Presentation on theme: "Bad News Messages Choose the direct or indirect approach. The direct method puts the bad news first. Dear Joe: I regret to inform you that an unexpected."— Presentation transcript:
Bad News Messages Choose the direct or indirect approach. The direct method puts the bad news first. Dear Joe: I regret to inform you that an unexpected business engagement prevents me from speaking at next month’s Rotary Club. Use the direct method if you want to emphasize the bad news. If it’s a memo or form letter that you feel people will skim. If you find yourself locked in some sort of adversarial relationship in which you must be very clear about your position. Dear Sirs: This letter is to inform you that no one from this organization authorized the ordering or purchase of 700 Ginsu knives on May 8, 2000.
Use the indirect method when you want to soften the blow. When you want to refuse a request yet preserve a cordial relationship. For example, imagine you are refusing a request from the Residents’ Committee to park in a certain area. Consider the following rhetorical buffers: Agreement: “I agree with the Committee’s position that traffic jams occur during...” Appreciation: “Thank you for your input regarding...” Compliment: “The Committee’s excellent letter...” Facts: “Our parking lot has more than 50 unused spaces...” Policy: “Community bylaws prevent us from...” Good News: “In November, we will begin construction...” Understanding: “We know that it has been frustrating...” Bad News Messages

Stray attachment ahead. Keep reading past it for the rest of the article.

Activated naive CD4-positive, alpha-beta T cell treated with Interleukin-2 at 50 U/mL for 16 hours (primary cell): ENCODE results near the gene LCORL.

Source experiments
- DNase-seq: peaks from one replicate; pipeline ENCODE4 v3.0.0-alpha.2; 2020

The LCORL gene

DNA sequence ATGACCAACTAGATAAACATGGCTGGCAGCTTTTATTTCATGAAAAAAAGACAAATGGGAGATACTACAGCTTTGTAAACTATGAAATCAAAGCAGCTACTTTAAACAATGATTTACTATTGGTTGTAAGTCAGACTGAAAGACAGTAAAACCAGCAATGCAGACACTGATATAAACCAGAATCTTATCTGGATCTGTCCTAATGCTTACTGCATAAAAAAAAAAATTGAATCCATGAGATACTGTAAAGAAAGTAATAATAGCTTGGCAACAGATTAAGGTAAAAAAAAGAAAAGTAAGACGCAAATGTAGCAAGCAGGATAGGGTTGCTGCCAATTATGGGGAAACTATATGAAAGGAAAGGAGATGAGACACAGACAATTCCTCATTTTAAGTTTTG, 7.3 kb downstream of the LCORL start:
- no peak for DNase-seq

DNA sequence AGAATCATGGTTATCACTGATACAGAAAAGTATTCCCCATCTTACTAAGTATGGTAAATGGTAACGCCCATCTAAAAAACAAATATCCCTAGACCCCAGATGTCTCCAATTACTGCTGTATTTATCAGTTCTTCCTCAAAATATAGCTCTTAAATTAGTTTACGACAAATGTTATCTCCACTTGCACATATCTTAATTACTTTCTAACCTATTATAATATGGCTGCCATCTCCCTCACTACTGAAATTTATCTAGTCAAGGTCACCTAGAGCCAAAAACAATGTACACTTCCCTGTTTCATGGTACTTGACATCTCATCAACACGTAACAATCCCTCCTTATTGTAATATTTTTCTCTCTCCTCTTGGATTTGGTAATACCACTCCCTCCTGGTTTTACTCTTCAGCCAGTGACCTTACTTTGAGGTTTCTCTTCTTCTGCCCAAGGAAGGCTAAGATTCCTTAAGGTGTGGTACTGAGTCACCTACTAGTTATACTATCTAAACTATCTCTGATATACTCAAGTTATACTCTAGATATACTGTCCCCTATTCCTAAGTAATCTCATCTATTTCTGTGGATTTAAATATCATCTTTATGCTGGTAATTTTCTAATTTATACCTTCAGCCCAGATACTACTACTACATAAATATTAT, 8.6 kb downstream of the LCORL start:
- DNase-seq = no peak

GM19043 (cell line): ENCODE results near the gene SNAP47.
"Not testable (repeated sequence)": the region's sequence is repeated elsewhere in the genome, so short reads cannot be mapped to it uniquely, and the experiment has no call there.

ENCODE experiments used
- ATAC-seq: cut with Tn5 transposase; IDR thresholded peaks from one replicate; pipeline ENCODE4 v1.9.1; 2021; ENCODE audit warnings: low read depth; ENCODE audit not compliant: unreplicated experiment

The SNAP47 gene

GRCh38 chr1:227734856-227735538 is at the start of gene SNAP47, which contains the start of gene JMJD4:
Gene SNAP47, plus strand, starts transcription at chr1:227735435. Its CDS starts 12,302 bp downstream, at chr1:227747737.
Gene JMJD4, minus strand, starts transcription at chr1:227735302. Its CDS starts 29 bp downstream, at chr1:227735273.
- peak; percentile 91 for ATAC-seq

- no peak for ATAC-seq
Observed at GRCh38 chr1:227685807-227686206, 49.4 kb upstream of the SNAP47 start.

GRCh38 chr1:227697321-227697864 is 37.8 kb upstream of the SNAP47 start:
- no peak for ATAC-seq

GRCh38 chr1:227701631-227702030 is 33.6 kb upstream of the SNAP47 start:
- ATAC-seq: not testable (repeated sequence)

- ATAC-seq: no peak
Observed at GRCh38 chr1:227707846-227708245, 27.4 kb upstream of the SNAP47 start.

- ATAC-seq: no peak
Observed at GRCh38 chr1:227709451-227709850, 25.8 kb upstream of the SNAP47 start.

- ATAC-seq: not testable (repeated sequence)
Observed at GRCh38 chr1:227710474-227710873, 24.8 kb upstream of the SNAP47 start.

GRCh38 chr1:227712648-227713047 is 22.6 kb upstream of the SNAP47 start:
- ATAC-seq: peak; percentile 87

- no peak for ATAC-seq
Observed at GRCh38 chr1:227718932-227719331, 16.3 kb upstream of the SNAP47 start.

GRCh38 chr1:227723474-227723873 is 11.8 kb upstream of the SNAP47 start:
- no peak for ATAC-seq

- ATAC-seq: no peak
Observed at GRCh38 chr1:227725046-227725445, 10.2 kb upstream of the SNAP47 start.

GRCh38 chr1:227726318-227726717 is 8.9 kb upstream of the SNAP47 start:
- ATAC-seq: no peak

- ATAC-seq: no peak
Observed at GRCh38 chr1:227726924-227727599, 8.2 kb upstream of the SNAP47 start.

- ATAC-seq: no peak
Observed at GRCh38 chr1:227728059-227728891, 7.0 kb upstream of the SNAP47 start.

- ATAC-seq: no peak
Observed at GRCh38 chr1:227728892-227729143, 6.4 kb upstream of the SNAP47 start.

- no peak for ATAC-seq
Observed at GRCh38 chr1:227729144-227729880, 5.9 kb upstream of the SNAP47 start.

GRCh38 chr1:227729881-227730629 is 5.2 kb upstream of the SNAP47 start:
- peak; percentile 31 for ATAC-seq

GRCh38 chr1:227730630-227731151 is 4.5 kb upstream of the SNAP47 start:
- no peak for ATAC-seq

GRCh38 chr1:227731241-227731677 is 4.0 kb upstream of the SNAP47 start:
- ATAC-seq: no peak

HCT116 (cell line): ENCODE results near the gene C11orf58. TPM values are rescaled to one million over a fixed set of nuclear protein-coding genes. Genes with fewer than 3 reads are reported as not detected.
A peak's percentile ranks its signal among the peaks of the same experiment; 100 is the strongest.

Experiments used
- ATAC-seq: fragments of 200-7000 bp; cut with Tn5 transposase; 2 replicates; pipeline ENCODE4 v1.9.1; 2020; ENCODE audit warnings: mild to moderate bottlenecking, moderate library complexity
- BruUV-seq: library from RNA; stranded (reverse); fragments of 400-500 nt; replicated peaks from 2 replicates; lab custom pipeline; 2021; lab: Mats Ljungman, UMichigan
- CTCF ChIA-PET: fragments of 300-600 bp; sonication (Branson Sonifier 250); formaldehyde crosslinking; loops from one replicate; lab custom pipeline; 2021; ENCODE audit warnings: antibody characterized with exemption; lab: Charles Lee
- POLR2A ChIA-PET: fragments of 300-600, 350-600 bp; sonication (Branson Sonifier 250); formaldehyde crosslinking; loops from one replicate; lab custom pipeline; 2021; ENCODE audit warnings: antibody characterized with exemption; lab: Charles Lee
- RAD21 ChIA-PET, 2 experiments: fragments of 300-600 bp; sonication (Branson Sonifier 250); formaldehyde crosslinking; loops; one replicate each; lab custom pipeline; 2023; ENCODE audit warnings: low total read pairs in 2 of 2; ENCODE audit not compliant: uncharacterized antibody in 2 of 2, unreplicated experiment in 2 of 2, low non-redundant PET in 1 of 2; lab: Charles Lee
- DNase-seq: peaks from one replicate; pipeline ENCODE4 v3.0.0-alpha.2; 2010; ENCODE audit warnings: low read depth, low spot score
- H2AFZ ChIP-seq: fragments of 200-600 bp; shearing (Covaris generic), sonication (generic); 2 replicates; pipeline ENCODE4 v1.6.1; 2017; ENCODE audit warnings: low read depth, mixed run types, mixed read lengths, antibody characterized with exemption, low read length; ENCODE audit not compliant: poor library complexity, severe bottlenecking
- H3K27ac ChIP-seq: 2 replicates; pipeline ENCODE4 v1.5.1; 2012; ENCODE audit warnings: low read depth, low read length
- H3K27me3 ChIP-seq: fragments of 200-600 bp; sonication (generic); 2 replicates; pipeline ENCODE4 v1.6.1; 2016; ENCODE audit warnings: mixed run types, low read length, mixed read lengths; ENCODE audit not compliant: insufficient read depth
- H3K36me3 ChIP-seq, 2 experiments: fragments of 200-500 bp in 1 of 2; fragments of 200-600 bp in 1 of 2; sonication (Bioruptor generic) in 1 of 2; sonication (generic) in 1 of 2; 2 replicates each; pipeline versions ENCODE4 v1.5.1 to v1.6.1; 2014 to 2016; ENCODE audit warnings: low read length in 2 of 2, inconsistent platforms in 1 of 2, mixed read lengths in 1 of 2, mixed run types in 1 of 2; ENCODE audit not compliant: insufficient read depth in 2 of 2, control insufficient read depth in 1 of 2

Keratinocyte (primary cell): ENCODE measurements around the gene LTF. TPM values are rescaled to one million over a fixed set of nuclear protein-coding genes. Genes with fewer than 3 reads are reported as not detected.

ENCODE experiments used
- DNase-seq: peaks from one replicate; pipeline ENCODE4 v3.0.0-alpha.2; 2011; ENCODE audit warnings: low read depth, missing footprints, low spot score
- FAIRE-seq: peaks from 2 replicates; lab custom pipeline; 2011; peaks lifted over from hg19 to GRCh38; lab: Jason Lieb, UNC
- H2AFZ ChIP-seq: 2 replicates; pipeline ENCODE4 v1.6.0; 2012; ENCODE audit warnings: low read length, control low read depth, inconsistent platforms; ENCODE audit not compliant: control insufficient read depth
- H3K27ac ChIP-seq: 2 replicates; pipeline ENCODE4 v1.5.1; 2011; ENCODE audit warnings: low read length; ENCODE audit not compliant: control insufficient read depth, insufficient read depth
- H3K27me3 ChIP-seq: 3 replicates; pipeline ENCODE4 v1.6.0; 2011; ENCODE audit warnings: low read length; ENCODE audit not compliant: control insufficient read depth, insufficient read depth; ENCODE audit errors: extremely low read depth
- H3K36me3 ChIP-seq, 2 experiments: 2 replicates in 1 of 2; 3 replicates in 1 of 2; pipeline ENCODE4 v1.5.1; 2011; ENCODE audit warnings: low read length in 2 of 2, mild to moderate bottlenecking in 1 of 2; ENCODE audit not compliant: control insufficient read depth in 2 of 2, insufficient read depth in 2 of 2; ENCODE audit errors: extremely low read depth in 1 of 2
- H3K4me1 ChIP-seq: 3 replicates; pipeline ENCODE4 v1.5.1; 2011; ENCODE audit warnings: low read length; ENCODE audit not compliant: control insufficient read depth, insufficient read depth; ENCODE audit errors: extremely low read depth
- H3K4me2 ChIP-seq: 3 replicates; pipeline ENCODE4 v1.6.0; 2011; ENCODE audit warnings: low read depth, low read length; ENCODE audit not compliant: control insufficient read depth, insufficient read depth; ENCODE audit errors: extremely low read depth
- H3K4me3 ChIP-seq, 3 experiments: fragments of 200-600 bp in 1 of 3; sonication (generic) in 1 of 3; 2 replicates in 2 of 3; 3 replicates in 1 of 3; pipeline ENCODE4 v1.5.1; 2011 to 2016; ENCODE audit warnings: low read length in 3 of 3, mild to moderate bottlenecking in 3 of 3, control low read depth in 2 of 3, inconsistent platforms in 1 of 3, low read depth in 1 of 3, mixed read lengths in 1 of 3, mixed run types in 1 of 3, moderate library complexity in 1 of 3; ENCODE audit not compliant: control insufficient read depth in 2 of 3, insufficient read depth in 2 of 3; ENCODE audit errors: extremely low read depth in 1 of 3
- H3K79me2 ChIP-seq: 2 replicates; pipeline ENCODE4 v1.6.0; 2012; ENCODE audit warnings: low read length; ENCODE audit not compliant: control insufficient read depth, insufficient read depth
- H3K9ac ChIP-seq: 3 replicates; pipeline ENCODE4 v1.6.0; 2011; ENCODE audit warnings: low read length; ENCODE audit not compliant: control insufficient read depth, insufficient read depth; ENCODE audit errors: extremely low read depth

Make sure your buffer strategy is relevant to the situation and to previous communications. For example, imagine a scenario in which you had engaged in lengthy negotiations about an issue and then suddenly fell back on policy: “Our regulations expressly forbid the type of activity suggested in your June 8 letter.” Bad News Messages
Closing the letter: Make a counterproposal. Indicate that the continued relationship is valuable. Explain how can you be contacted and whether or not you expect a reply.
Complaint Letters Similarly, can be direct or indirect. Use the indirect approach when you lack a clear-cut legal claim (e.g., warranty ran out, gray area of partial satisfaction)
Complaint Letters In an indirect letter, consider: A warm opening: “We have enjoyed a long relationship with ABC company.” Including background information and description of the problem. Requesting specific response.